Ireland, UK and Canada Lead the Way; China, Mexico and Chile Lag Behind
Submitted by GovernanceMetrics International (GMI)
GovernanceMetrics International (GMI), the corporate governance research and ratings firm, announced today new country rankings based on overall quality of corporate governance.
GMI publishes research and ratings for 4,207 companies in 45 countries. Out of this global universe the highest ranked markets were Ireland, with an average overall company rating of 7.44, followed by the UK (7.36), Canada (7.35), Australia (7.32) and the US (7.18).
GMI ratings are scaled from 1.0 to 10.0, with 10.0 being the highest. The new country rankings were based on GMI’s most recent company ratings, which were made available to clients yesterday.
565 of the companies covered by GMI are from emerging markets. South Africa ranked the highest among this emerging market peer group, with an average overall rating of 6.49. The average overall rating for all emerging market companies covered by GMI was 4.09.
Singapore's average rating of 5.07 ranked number one among the Asian markets covered by GMI.
Within the Latin America region, Brazilian companies ranked the highest, with an average overall rating of 4.01.
The lowest ranked countries worldwide included China (3.01), Mexico (2.48) and Chile (1.96). China’s ranking was particularly striking in light of its rapid growth in recent years and is largely due to 82% of companies covered by GMI having a non-independent board, 60% having an executive chairman with none of the 40% non-executive chairmen classified as independent by GMI, and disclosure levels that are still well below standard.
Other notable results included Japan, the world's second largest economy but with a low average rating of 3.32. Reasons for this include the fact that 96% of Japanese companies rated by GMI have a majority of non-independent directors on their boards, 45% have no independent directors at all and 30% comprise executive directors only. GMI also found some remaining problems with cross-shareholdings (5%) and a sizable proportion of companies with poison pills (30%).
The average rating for Israel was only 3.88, largely due to non-independent boards, with only one of the 16 companies rated by GMI having an independent Chairman (most are nominated by the majority owner or an executive). Disclosure is also below standard, particularly on remuneration issues. Israel’s low ranking struck GMI as noteworthy since index compiler MSCI Barra announced earlier this year that Israel would be moving from emerging market to developed market status in 2010.
GMI also looked at the average number of red flags assigned to companies in each market. GMI uses red flags to highlight particularly problematic governance developments that have the potential to impair valuation. These include: accounting irregularities, significant related-party transactions, limitations concerning shareholder rights, significant litigation and criminal investigations, among other things.
The country with the highest ratio of red flags was Turkey, with an average of 2.73 per company. Russia and China were next, with an average of 2.08 and 2.05, respectively, followed by Chile (1.83) and Hong Kong (1.78).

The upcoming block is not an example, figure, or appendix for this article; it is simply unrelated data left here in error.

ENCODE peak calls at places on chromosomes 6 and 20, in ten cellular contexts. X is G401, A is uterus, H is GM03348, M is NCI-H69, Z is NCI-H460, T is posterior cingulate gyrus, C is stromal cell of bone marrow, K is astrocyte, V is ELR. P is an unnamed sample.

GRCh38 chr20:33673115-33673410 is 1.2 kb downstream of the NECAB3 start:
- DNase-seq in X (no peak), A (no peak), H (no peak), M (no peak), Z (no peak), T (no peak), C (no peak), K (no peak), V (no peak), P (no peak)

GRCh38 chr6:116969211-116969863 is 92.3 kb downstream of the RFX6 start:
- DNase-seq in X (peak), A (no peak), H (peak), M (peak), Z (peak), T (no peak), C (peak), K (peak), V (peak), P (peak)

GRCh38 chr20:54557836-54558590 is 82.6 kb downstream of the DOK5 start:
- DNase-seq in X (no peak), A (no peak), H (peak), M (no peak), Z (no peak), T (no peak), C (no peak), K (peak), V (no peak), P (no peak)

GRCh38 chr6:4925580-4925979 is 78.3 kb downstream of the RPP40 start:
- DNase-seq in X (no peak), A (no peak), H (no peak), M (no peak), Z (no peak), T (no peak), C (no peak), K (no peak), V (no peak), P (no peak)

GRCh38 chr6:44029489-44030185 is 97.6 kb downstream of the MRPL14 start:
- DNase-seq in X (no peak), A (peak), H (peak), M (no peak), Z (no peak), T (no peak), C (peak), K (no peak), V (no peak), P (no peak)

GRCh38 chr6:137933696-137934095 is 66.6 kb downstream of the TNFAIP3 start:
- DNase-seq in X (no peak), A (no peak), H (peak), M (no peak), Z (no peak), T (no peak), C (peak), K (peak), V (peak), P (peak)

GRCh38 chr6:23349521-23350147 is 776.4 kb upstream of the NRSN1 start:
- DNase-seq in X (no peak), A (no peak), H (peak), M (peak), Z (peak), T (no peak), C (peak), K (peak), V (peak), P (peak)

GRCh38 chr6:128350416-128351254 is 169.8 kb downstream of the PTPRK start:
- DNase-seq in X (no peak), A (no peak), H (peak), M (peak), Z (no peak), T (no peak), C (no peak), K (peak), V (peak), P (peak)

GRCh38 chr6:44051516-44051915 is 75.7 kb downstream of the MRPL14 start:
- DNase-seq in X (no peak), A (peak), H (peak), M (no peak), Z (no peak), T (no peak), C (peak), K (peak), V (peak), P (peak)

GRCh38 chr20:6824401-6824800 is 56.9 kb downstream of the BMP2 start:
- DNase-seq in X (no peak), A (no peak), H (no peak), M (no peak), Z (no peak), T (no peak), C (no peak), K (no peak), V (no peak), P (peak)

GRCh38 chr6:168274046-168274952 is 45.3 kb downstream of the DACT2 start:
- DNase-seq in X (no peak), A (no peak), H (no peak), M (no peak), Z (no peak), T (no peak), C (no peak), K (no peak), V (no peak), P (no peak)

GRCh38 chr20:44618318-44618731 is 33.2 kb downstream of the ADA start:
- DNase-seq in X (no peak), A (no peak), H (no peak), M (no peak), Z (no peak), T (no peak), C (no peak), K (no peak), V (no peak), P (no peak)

UK companies fared the best in this analysis with an average of only 0.27 flags per company. The average for all companies covered by GMI worldwide was 1.0 flag per company.
GMI’s new country rankings are available here.
According to GMI President and CEO Howard Sherman, "Many of the country rankings come as no surprise, as our research and ratings place a great deal of emphasis on transparency and accountability. But a low ranking today also spells opportunity. As emerging markets in particular compete for global capital and develop a cross-border shareholder base, it seems inevitable they will face pressure to become more transparent and less insular. South Africa serves as good example here. Its average rating of 6.49 was the highest among all of the emerging markets we cover and higher than many developed markets. We think that translates into a competitive advantage for the South African economy."
"Still, country rankings are only a guide," Sherman added. "Within each country there are companies with relatively strong or improving governance and those with relatively weak profiles. That is where we and our clients concentrate our research efforts and where the real investment opportunity, or risk, is usually found."
About GMI: GMI ratings, research reports and e-Alerts are used by a wide array of global financial institutions. Depending on the organization, clients use GMI as part of their overall investment research strategy, to support corporate engagement programs and ESG-specific research and investment products, and to help assist with portfolio risk analysis. GMI is often combined with traditional analytical tools such as discounted cash flow or financial ratio analysis to create more robust valuation models. GMI publishes new research reports for all companies covered on a quarterly basis and conducts interim re-ratings when events so warrant. Additional information can be found at www.gmiratings.com.
GMI is an independent governance research and ratings agency, assessing the governance practices of 4,200 companies globally.
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